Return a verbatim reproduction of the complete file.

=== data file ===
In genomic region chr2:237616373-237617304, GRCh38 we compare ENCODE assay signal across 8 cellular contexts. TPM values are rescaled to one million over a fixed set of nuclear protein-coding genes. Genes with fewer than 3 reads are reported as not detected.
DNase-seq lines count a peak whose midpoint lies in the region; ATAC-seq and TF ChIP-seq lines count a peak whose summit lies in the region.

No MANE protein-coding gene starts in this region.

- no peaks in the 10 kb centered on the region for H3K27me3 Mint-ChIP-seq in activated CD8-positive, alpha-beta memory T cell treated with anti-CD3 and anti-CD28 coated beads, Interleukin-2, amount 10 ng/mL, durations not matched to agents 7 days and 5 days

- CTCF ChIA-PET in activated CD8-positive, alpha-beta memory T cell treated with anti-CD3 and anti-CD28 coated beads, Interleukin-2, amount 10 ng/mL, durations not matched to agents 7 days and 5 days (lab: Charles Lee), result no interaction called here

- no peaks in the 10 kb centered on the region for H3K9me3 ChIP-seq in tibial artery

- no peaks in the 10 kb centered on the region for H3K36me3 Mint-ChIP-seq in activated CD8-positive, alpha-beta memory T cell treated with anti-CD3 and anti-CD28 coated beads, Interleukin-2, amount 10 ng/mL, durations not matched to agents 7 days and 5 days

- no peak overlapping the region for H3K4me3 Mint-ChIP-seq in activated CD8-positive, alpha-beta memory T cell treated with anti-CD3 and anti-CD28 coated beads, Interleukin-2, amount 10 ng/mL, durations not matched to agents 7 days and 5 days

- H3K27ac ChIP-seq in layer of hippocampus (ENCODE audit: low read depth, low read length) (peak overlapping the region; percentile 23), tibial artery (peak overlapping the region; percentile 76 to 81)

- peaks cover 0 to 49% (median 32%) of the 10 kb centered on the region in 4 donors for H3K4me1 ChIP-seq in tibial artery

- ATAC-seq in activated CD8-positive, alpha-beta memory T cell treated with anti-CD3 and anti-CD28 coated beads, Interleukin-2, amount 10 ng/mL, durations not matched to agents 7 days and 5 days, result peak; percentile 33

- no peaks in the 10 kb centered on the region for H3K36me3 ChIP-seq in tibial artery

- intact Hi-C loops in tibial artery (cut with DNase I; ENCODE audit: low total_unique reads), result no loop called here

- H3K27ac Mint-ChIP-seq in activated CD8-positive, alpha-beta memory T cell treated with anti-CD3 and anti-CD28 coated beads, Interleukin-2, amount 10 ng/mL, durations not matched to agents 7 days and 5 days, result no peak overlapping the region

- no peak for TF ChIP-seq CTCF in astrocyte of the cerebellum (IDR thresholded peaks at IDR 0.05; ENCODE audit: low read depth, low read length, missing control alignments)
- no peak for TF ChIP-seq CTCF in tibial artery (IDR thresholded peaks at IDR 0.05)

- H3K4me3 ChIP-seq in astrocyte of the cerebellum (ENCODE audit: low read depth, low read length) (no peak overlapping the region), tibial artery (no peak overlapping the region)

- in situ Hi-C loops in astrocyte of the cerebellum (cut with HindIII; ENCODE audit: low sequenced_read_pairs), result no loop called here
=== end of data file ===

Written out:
In genomic region chr2:237616373-237617304, GRCh38 we compare ENCODE assay signal across 8 cellular contexts. TPM values are rescaled to one million over a fixed set of nuclear protein-coding genes. Genes with fewer than 3 reads are reported as not detected.
DNase-seq lines count a peak whose midpoint lies in the region; ATAC-seq and TF ChIP-seq lines count a peak whose summit lies in the region.

No MANE protein-coding gene starts in this region.

- no peaks in the 10 kb centered on the region for H3K27me3 Mint-ChIP-seq in activated CD8-positive, alpha-beta memory T cell treated with anti-CD3 and anti-CD28 coated beads, Interleukin-2, amount 10 ng/mL, durations not matched to agents 7 days and 5 days

- CTCF ChIA-PET in activated CD8-positive, alpha-beta memory T cell treated with anti-CD3 and anti-CD28 coated beads, Interleukin-2, amount 10 ng/mL, durations not matched to agents 7 days and 5 days (lab: Charles Lee), result no interaction called here

- no peaks in the 10 kb centered on the region for H3K9me3 ChIP-seq in tibial artery

- no peaks in the 10 kb centered on the region for H3K36me3 Mint-ChIP-seq in activated CD8-positive, alpha-beta memory T cell treated with anti-CD3 and anti-CD28 coated beads, Interleukin-2, amount 10 ng/mL, durations not matched to agents 7 days and 5 days

- no peak overlapping the region for H3K4me3 Mint-ChIP-seq in activated CD8-positive, alpha-beta memory T cell treated with anti-CD3 and anti-CD28 coated beads, Interleukin-2, amount 10 ng/mL, durations not matched to agents 7 days and 5 days

- H3K27ac ChIP-seq in layer of hippocampus (ENCODE audit: low read depth, low read length) (peak overlapping the region; percentile 23), tibial artery (peak overlapping the region; percentile 76 to 81)

- peaks cover 0 to 49% (median 32%) of the 10 kb centered on the region in 4 donors for H3K4me1 ChIP-seq in tibial artery

- ATAC-seq in activated CD8-positive, alpha-beta memory T cell treated with anti-CD3 and anti-CD28 coated beads, Interleukin-2, amount 10 ng/mL, durations not matched to agents 7 days and 5 days, result peak; percentile 33

- no peaks in the 10 kb centered on the region for H3K36me3 ChIP-seq in tibial artery

- intact Hi-C loops in tibial artery (cut with DNase I; ENCODE audit: low total_unique reads), result no loop called here

- H3K27ac Mint-ChIP-seq in activated CD8-positive, alpha-beta memory T cell treated with anti-CD3 and anti-CD28 coated beads, Interleukin-2, amount 10 ng/mL, durations not matched to agents 7 days and 5 days, result no peak overlapping the region

- no peak for TF ChIP-seq CTCF in astrocyte of the cerebellum (IDR thresholded peaks at IDR 0.05; ENCODE audit: low read depth, low read length, missing control alignments)
- no peak for TF ChIP-seq CTCF in tibial artery (IDR thresholded peaks at IDR 0.05)

- H3K4me3 ChIP-seq in astrocyte of the cerebellum (ENCODE audit: low read depth, low read length) (no peak overlapping the region), tibial artery (no peak overlapping the region)

- in situ Hi-C loops in astrocyte of the cerebellum (cut with HindIII; ENCODE audit: low sequenced_read_pairs), result no loop called here